The latest statistics show continuing record levels of migration into Britain despite efforts by the authorities to reduce numbers.

There were over 1 million migrants into the UK in the 12 months to June this year - which is up by over 400,000 on the previous year, according to estimates from the Office of National Statistics (ONS).

Most of the increase came from countries outside the EU and do not include the estimated 35,000 people who arrived by small boats across the English Channel.

The ONS report states that the past year has been exceptional with the end of the Covid-19 lockdown, the war in the Ukraine and new visa programme for people from Hong Kong and Afghanistan.

It has published provisional estimates showing 1.1 million total immigrants, resulting in a net increase of 504,000 more people arriving long term to the UK, than those departing.

British citizens showed a net decrease of 45,000 while EU citizen numbers were also down by 51,000.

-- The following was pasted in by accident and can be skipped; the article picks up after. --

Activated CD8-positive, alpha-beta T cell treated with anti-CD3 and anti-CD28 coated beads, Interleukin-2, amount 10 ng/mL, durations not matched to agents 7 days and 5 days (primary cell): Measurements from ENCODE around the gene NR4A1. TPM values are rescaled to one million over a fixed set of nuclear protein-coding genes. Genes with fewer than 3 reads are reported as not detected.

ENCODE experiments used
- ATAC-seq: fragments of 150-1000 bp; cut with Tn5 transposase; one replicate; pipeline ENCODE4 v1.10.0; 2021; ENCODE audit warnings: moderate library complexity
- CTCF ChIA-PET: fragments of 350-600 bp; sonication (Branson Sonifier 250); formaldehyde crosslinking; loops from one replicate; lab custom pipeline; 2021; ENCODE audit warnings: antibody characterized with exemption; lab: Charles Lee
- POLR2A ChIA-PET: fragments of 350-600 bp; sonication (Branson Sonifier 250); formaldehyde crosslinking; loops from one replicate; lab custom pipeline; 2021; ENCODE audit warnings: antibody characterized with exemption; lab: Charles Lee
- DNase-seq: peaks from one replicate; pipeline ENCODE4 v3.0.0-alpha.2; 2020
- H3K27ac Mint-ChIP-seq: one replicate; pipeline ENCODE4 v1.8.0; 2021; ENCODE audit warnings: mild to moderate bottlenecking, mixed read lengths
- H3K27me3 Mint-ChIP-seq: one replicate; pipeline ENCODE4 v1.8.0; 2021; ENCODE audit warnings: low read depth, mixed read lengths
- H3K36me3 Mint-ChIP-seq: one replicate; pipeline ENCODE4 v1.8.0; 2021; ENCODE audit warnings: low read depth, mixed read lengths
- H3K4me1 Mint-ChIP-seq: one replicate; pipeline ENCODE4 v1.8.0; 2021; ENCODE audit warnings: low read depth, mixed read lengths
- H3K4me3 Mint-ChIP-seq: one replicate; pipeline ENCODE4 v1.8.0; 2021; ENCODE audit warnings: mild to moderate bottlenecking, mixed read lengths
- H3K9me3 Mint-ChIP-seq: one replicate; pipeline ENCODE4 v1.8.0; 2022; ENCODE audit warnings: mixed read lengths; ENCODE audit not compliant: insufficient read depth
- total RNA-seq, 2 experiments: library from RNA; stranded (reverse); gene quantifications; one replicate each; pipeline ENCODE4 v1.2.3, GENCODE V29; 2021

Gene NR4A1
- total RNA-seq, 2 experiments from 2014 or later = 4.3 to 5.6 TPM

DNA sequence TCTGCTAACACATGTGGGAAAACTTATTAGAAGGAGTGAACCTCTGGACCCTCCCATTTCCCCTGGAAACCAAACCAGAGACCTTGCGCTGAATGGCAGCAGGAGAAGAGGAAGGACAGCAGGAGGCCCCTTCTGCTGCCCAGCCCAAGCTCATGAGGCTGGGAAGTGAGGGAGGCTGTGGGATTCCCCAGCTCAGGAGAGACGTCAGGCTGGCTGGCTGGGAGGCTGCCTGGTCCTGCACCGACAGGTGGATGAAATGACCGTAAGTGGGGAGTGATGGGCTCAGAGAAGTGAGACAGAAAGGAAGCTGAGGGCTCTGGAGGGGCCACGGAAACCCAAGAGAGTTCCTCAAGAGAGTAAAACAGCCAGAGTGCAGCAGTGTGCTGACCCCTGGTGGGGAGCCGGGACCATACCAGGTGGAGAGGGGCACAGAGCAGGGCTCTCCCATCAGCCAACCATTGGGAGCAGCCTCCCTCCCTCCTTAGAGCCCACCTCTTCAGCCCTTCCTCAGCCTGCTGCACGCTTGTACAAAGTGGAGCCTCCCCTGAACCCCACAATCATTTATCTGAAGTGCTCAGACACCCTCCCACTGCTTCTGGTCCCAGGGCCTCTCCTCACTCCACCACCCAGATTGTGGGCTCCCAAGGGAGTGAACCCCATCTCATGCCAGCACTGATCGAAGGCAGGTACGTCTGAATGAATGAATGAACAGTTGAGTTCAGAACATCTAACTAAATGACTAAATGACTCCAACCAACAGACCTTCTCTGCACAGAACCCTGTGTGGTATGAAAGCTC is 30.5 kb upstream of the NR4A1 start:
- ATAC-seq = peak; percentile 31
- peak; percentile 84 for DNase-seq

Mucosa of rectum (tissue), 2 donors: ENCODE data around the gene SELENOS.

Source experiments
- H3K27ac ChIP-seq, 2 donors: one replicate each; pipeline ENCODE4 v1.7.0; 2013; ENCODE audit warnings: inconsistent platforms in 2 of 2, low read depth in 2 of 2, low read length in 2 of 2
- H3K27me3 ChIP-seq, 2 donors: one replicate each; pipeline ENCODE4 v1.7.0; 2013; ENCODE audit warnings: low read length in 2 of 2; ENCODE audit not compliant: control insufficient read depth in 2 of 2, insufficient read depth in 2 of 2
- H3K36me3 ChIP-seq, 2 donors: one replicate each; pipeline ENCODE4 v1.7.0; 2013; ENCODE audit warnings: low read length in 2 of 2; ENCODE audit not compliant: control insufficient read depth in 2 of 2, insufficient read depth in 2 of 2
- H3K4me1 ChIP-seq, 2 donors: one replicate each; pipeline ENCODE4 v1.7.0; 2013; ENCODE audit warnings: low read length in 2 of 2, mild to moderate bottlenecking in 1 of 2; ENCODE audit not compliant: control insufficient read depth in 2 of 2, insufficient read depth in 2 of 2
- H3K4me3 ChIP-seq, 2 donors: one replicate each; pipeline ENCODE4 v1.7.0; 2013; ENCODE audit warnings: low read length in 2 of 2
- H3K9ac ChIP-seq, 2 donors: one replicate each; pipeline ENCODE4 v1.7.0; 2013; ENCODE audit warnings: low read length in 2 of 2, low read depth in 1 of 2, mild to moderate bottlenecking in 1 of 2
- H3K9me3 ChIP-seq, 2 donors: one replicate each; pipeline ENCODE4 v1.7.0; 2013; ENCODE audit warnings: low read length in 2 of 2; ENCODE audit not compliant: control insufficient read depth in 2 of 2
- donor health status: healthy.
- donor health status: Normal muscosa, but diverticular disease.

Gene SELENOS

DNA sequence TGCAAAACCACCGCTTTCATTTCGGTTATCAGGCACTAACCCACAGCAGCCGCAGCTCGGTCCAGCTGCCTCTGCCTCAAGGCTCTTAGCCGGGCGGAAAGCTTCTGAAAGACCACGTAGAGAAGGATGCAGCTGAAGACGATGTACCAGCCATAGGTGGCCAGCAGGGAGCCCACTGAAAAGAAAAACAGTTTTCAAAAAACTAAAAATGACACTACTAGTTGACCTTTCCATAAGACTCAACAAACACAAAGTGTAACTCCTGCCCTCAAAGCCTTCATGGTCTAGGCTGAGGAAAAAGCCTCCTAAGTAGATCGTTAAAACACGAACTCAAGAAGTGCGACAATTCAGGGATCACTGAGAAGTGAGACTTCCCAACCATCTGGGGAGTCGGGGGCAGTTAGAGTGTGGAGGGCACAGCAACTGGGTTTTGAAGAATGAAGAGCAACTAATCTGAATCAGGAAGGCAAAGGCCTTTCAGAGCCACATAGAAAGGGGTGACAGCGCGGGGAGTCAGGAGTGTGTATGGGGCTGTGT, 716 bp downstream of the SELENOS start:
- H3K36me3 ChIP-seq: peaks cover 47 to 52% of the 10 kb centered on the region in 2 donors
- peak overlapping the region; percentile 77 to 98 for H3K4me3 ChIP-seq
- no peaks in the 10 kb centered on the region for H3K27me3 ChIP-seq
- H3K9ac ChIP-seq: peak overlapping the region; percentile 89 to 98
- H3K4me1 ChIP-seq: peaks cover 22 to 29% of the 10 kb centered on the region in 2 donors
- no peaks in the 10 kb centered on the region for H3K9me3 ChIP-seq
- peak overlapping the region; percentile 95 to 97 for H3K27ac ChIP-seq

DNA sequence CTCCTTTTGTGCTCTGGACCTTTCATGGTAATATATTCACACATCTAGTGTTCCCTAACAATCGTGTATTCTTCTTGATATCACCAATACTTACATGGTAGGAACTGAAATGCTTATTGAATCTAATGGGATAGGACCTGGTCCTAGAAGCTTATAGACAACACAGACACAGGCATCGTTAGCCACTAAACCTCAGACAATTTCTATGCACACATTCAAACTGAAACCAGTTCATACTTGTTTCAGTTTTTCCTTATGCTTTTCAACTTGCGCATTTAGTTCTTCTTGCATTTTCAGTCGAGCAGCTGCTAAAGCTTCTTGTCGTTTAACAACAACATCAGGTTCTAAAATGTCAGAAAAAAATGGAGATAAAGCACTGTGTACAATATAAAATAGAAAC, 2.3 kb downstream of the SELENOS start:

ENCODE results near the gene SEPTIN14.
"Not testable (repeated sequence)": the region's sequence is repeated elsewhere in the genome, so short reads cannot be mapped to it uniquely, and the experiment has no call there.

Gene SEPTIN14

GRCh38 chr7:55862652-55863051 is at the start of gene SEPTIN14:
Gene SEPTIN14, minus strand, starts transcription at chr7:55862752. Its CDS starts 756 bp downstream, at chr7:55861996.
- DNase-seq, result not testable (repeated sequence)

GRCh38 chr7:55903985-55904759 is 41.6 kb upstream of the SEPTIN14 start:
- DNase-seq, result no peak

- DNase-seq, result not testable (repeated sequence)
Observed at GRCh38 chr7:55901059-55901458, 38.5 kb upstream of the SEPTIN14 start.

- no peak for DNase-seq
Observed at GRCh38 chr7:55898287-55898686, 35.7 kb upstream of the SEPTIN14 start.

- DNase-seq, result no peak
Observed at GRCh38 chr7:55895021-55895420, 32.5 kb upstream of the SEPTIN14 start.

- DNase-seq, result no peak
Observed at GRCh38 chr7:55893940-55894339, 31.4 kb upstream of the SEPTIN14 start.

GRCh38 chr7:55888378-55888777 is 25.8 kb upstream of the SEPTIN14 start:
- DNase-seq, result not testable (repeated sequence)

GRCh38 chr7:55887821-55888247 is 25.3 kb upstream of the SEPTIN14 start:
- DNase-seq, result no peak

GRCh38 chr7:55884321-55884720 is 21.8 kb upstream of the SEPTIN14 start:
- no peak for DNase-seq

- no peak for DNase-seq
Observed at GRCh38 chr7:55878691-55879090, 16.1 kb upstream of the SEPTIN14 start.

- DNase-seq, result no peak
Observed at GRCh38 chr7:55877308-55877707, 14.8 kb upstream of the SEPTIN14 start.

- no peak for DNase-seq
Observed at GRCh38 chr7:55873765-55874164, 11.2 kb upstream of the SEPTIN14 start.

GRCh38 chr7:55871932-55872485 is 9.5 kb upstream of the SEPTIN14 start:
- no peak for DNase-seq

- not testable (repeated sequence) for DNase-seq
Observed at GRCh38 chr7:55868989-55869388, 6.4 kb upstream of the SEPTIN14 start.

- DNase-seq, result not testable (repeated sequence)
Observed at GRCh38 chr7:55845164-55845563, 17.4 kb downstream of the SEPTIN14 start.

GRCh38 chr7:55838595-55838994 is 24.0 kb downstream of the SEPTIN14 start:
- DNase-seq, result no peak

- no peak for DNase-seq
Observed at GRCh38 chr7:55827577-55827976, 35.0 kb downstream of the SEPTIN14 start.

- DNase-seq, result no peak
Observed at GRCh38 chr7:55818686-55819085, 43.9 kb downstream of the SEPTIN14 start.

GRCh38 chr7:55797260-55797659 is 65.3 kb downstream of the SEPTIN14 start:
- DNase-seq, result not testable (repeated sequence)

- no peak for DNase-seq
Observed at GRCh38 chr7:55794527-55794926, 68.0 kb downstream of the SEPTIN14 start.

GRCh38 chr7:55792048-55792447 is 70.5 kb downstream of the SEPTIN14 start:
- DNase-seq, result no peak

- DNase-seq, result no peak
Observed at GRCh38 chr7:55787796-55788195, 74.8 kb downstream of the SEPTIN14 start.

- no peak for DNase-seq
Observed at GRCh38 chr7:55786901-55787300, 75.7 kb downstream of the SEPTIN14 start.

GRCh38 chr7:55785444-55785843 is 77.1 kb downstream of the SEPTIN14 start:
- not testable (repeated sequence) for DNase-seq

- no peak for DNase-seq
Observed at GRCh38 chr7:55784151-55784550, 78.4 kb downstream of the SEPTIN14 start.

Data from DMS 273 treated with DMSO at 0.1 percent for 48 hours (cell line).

The increase was from non EU countries, with those numbers up by 379,000 to 704,000 in a year.

Jay Lindop, Director of the Centre for International Migration ONS, said it is too early to say whether these high levels will be maintained.

"Migration from non-EU countries, specifically students, is driving this rise. With the lifting of travel restrictions in 2021, more students arrived in the UK after studying remotely during the coronavirus pandemic.

"However, there has also been a large increase in the number of people migrating for a range of other reasons. This includes people arriving for humanitarian protections, such as those coming from Ukraine, as well as for family reasons."

Successive Conservative governments had vowed to reduce migration to "tens of thousands" annually and reduced migration was also an aim of Brexit.